My wife went to oversea for business trip and took our DSLR (Nikon D40) camera along. So, I end up with my trusty Canon IXUS 55 point-and-shoot for my UK business trip. After couple for sight-seeing trip using the camera, there are some different expectation when using a DSLR and a point-and-shot.
First thing I have noticed is the metering. My Canon easily went to overexpose or underexpose when shooting high contract picture. Example in castle ruin. This is has caused me to reposition my camera focus point (manual focus) couple of time in order to get the correct exposure. If the picture gets too bright, I focus the camera to brighter area/color (so, the camera will think the subject is too bright and lower the picture brightness) and vice versa (if picture too dark, try focus on darker area). The metering I was using is evaluative and it failed almost 30% of the shot I have taken. Another way to adjust the exposure is the adjusting the exposure compensation, this mean you have to fiddle the menu. Please note that using the menu adjusting the exposure might leave you forgetting to reset it back and that will spell disaster for the rest of the shot.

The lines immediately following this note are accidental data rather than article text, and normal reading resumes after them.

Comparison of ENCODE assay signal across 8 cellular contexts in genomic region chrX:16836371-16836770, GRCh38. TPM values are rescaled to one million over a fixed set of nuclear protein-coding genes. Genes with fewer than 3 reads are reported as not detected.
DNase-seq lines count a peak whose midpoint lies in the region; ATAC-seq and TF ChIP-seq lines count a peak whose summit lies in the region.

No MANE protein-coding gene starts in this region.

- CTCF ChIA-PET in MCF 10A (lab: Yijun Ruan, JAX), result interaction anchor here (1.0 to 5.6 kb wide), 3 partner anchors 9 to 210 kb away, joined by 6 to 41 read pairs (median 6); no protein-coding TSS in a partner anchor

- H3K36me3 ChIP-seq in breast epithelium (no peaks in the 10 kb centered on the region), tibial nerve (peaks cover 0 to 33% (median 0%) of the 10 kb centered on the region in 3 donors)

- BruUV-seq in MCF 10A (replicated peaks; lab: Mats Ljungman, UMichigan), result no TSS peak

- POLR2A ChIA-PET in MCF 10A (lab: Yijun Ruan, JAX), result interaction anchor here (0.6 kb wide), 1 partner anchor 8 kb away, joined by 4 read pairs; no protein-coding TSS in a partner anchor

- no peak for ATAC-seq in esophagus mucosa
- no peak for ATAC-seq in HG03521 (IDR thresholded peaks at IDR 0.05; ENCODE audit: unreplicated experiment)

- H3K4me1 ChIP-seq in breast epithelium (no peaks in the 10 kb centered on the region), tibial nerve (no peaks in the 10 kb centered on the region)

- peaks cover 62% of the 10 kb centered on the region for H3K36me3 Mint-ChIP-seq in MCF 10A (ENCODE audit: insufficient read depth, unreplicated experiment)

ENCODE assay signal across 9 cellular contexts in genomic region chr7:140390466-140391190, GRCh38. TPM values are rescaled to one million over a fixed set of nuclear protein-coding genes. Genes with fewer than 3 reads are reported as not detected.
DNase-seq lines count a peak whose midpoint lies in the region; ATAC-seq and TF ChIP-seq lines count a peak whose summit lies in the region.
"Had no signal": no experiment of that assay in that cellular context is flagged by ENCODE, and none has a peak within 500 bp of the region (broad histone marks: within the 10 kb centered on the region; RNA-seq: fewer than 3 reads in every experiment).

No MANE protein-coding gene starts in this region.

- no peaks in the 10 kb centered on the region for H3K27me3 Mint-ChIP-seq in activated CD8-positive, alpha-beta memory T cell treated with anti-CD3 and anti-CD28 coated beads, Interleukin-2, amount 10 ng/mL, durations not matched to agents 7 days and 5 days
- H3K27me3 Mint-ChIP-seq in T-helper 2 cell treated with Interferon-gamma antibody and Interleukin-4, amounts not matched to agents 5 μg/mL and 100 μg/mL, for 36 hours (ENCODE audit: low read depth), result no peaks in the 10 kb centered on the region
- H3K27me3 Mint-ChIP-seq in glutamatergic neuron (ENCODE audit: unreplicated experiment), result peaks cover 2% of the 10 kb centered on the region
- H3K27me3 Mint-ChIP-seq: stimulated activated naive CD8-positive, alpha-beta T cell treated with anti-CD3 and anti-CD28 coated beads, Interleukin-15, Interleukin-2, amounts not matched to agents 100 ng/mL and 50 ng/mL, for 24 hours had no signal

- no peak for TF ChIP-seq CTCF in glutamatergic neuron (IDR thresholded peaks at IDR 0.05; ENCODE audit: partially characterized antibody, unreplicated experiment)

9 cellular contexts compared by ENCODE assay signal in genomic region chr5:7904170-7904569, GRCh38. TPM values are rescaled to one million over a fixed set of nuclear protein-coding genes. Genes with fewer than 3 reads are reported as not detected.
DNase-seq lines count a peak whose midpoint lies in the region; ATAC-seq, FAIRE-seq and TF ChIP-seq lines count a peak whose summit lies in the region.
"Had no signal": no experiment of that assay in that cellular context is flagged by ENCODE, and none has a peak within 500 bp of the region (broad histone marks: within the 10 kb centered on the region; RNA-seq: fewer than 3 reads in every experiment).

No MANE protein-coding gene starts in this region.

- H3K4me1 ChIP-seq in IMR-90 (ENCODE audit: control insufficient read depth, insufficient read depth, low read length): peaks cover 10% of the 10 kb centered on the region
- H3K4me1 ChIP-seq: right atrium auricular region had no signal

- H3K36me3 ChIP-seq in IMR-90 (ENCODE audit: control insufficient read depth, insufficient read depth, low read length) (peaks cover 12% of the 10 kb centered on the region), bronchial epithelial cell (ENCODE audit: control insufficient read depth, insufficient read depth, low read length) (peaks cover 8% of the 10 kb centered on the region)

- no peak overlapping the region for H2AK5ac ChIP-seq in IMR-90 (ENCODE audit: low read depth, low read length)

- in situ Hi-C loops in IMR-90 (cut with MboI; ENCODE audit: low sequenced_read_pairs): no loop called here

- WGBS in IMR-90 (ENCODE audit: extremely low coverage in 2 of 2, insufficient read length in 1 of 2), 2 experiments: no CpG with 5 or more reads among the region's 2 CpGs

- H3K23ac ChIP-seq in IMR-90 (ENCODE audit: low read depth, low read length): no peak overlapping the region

Second thing I have noticed is when processing the those pictures. By the way, I only use Picasa3 to enhance my photo as the software is free and easy to use. When zooming the picture to 100%, part of my picture detail is blurry or lost. This is somehow caused by the color or the weather where there was not enough light (I'm not sure how much light the camera needed) and leaves me a bit depress. I have a habit checking detail on a painting/picture hanging on the wall. Therefore when I found details have lost in my picture, I have a tendency to rush out and get a DSLR instead.
However, to save some hard-earned money on camera tool, that I have no intention become a professional photographer. Here are some of the point that point-and-shoot is best for.
First, easy carry. (Enough said)
Second, my point-and-shoot will become a junk once I bought another DSLR. So, no point spending money on creating junk.
Well, 2 good points vs 2 bad points, which is equal and that leaves me back to where I am now (waiting unexpected accident happen on my point-and-shoot).
PS: Now you can create depth of field using Photoshop. It seems that there's nothing Photoshop can't do except snapping the photo in the first place.
How to Get Bokeh With a Point-and-Shoot.